"We don't have time for all this."
In the final-season premiere, Bran Stark (Isaac Hempstead Wright) articulated the frustration felt by some Game of Thrones viewers over the past two weeks as the HBO series inches closer to its endgame. The first two installments of season eight are in the rearview mirror, the shortest episodes of the year by roughly 20 minutes each, with time spent infusing each main character with the proper mixture of hope and dread. The simmering recipe is set to fully boil over in the coming episode from director Miguel Sapochnik, he of "Hardhome" and "Battle of the Bastards" fame. Those who wanted to see Thrones hurry up and deliver sword-swinging action may find themselves regretting what they wished for in short order.
Of course, for his part, longtime Thrones writer and co-executive producer Bryan Cogman won't say one way or the other regarding his predictions for how the audience will react when the dust settles on the Winterfell war. Speaking with The Hollywood Reporter, he offers up this much of a tease: The battle will be of a size and scale "unparalleled and unprecedented … in the history of filmed entertainment." Clegane Bowl hype, eat your heart out.
The writer of this past week's "A Knight of the Seven Kingdoms," Cogman is one of the many creative forces preparing to say goodbye to Westeros forever. It was not always going to be this way; Cogman was one of the writers tapped to co-create a Game of Thrones successor show. HBO is in the process of casting and preparing a pilot that takes place thousands of years before Thrones, from the mind of writer Jane Goldman. Cogman's prequel will not be moving forward, according to the writer himself, who signed an overall deal with Amazon Studios last fall.
Cogman spoke with THR about saying farewell through "A Knight of the Seven Kingdoms," what to expect from the coming battle, and the challenges of ending Game of Thrones without the benefit of George R.R. Martin's A Song of Ice and Fire novels to light the way.
What were you hoping to accomplish with "A Knight of the Seven Kingdoms," insofar as it lays track for the remainder of the series?
I think it was important that we took the time to have not only the viewer but the characters themselves take stock of where they are, and reflect on their journeys. That was important, going into this final stretch. There's a lot of story that happens on Game of Thrones, a lot of plot, a lot of "events." Certainly, there's a lot of that in this episode, too. But we really wanted it to be an exploration of the characters, and for me, personally, a celebration of the characters. That's what makes the show tick. It's the reason we're here, all these years later. As much as I love all of the incredible spectacle, if you don't care about what's happening within it? Then it's all a bunch of Sturm und Drang. I was grateful to be given the opportunity to explore where these characters are at this moment in the story, and have the time to do that.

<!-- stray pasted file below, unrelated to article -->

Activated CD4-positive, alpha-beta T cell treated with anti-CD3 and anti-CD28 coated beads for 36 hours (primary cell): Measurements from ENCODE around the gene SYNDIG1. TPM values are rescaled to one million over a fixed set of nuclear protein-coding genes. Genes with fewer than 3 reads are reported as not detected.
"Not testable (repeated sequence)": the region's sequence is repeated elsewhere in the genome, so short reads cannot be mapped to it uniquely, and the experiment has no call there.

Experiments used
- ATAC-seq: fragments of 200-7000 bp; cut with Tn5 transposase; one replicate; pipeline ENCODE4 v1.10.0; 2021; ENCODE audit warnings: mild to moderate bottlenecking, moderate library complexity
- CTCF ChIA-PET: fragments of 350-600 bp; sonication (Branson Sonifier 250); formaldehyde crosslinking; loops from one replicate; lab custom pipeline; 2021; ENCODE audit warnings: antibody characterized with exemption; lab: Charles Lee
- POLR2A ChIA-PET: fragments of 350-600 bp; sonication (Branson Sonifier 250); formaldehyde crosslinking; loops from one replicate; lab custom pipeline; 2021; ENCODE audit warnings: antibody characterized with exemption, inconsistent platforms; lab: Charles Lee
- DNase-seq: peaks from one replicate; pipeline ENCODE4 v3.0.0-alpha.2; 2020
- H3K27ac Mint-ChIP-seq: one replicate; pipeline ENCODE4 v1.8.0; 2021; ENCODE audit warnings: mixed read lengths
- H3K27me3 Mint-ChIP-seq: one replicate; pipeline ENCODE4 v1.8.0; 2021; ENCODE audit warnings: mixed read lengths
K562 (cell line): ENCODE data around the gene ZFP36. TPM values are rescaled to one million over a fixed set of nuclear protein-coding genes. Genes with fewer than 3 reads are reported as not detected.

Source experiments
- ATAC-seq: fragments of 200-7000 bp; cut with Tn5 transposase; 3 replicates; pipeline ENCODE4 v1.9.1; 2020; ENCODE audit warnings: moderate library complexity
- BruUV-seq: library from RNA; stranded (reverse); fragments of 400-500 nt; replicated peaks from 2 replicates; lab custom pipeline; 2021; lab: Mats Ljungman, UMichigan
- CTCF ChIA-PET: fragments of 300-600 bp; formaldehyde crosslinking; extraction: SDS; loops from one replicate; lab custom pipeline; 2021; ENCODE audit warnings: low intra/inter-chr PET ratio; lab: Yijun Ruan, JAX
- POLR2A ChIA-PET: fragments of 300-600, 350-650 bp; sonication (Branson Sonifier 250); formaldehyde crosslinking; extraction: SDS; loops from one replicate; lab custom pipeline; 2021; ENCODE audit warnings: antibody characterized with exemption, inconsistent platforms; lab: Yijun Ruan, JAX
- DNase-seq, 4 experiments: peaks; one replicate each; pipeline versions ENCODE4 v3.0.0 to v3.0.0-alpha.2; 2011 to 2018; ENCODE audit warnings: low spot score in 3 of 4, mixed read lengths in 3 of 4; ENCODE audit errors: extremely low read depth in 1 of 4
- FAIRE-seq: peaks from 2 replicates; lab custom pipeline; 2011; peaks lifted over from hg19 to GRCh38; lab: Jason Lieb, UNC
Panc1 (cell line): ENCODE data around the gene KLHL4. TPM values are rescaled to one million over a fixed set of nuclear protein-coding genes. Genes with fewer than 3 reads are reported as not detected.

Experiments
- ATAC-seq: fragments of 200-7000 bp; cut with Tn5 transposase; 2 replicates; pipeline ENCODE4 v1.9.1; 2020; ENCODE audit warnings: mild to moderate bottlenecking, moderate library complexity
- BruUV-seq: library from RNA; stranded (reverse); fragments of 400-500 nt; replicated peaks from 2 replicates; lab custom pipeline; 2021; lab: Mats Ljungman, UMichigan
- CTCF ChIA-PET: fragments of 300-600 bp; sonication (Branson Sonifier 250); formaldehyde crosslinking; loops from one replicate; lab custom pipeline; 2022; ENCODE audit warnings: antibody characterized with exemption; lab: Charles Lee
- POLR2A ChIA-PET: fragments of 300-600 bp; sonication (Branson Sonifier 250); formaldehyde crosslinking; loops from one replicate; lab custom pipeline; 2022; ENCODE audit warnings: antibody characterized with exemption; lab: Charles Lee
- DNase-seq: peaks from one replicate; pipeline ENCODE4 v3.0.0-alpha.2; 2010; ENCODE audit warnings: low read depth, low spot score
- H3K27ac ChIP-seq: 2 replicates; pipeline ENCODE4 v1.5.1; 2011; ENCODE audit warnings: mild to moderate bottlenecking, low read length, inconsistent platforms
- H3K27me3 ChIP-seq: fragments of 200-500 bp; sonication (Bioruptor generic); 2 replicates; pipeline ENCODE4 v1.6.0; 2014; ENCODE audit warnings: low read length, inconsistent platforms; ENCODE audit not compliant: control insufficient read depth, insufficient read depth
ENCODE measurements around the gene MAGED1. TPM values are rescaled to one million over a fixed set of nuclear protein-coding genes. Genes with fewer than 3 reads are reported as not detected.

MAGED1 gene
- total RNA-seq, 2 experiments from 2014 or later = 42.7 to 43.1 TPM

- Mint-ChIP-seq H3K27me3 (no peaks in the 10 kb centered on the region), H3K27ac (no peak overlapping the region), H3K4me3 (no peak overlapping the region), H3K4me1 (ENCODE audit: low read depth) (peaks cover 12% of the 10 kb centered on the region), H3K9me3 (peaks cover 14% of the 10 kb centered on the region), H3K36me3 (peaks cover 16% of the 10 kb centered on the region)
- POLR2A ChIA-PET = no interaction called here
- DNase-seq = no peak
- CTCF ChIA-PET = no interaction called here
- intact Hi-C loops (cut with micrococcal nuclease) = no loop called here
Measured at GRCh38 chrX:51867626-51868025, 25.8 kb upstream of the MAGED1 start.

Some viewers have expressed frustration over the pacing of the final season thus far. How do you respond to that?
Look, the show is popular enough that there are plenty of people watching it for different reasons, and that's fine. If somebody who's watching wants a bit more action early, then they're probably disappointed. I think it's fair to say they'll get their wish pretty soon.
And may even regret it!
Maybe, who knows? (Laughs.) Ultimately, and I have learned this from [showrunners] David [Benioff] and Dan [Weiss]: We just have to tell the story we want to tell, and feel the rhythm of the story as we're laying it out. There aren't any conversations about what people are going to think. If it feels right, that's what we do. We determined pretty early on that we would explore this idea of, "What would you do if you thought it was your last night on Earth?" It felt appropriate, and even necessary, at this stage in the game — no pun intended.